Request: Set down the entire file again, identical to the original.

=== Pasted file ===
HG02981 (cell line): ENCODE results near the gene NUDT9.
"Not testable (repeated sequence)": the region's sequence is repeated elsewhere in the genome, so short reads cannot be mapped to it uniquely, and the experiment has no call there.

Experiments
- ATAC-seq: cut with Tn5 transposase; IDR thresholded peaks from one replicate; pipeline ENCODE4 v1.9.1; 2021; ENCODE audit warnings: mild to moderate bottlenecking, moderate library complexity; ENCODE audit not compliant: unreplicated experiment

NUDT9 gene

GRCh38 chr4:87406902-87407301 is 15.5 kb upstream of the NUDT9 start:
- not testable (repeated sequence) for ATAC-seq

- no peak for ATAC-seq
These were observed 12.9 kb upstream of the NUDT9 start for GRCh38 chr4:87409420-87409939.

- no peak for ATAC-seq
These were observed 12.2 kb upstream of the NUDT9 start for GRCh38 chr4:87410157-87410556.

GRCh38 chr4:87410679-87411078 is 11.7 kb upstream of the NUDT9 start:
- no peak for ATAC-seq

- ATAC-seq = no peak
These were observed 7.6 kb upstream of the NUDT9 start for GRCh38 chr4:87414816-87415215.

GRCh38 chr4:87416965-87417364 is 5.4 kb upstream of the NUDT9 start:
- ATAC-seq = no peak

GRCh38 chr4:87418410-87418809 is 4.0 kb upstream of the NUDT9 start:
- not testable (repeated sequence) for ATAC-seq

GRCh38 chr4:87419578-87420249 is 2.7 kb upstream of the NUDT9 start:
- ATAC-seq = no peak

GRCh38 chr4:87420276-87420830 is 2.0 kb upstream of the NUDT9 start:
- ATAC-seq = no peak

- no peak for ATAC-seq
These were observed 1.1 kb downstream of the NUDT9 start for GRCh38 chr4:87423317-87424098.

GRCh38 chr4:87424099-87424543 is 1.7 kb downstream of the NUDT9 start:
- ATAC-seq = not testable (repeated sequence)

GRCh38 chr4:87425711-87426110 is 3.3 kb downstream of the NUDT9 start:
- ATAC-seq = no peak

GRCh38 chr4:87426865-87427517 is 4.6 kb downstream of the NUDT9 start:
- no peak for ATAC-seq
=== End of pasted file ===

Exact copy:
HG02981 (cell line): ENCODE results near the gene NUDT9.
"Not testable (repeated sequence)": the region's sequence is repeated elsewhere in the genome, so short reads cannot be mapped to it uniquely, and the experiment has no call there.

Experiments
- ATAC-seq: cut with Tn5 transposase; IDR thresholded peaks from one replicate; pipeline ENCODE4 v1.9.1; 2021; ENCODE audit warnings: mild to moderate bottlenecking, moderate library complexity; ENCODE audit not compliant: unreplicated experiment

NUDT9 gene

GRCh38 chr4:87406902-87407301 is 15.5 kb upstream of the NUDT9 start:
- not testable (repeated sequence) for ATAC-seq

- no peak for ATAC-seq
These were observed 12.9 kb upstream of the NUDT9 start for GRCh38 chr4:87409420-87409939.

- no peak for ATAC-seq
These were observed 12.2 kb upstream of the NUDT9 start for GRCh38 chr4:87410157-87410556.

GRCh38 chr4:87410679-87411078 is 11.7 kb upstream of the NUDT9 start:
- no peak for ATAC-seq

- ATAC-seq = no peak
These were observed 7.6 kb upstream of the NUDT9 start for GRCh38 chr4:87414816-87415215.

GRCh38 chr4:87416965-87417364 is 5.4 kb upstream of the NUDT9 start:
- ATAC-seq = no peak

GRCh38 chr4:87418410-87418809 is 4.0 kb upstream of the NUDT9 start:
- not testable (repeated sequence) for ATAC-seq

GRCh38 chr4:87419578-87420249 is 2.7 kb upstream of the NUDT9 start:
- ATAC-seq = no peak

GRCh38 chr4:87420276-87420830 is 2.0 kb upstream of the NUDT9 start:
- ATAC-seq = no peak

- no peak for ATAC-seq
These were observed 1.1 kb downstream of the NUDT9 start for GRCh38 chr4:87423317-87424098.

GRCh38 chr4:87424099-87424543 is 1.7 kb downstream of the NUDT9 start:
- ATAC-seq = not testable (repeated sequence)

GRCh38 chr4:87425711-87426110 is 3.3 kb downstream of the NUDT9 start:
- ATAC-seq = no peak

GRCh38 chr4:87426865-87427517 is 4.6 kb downstream of the NUDT9 start:
- no peak for ATAC-seq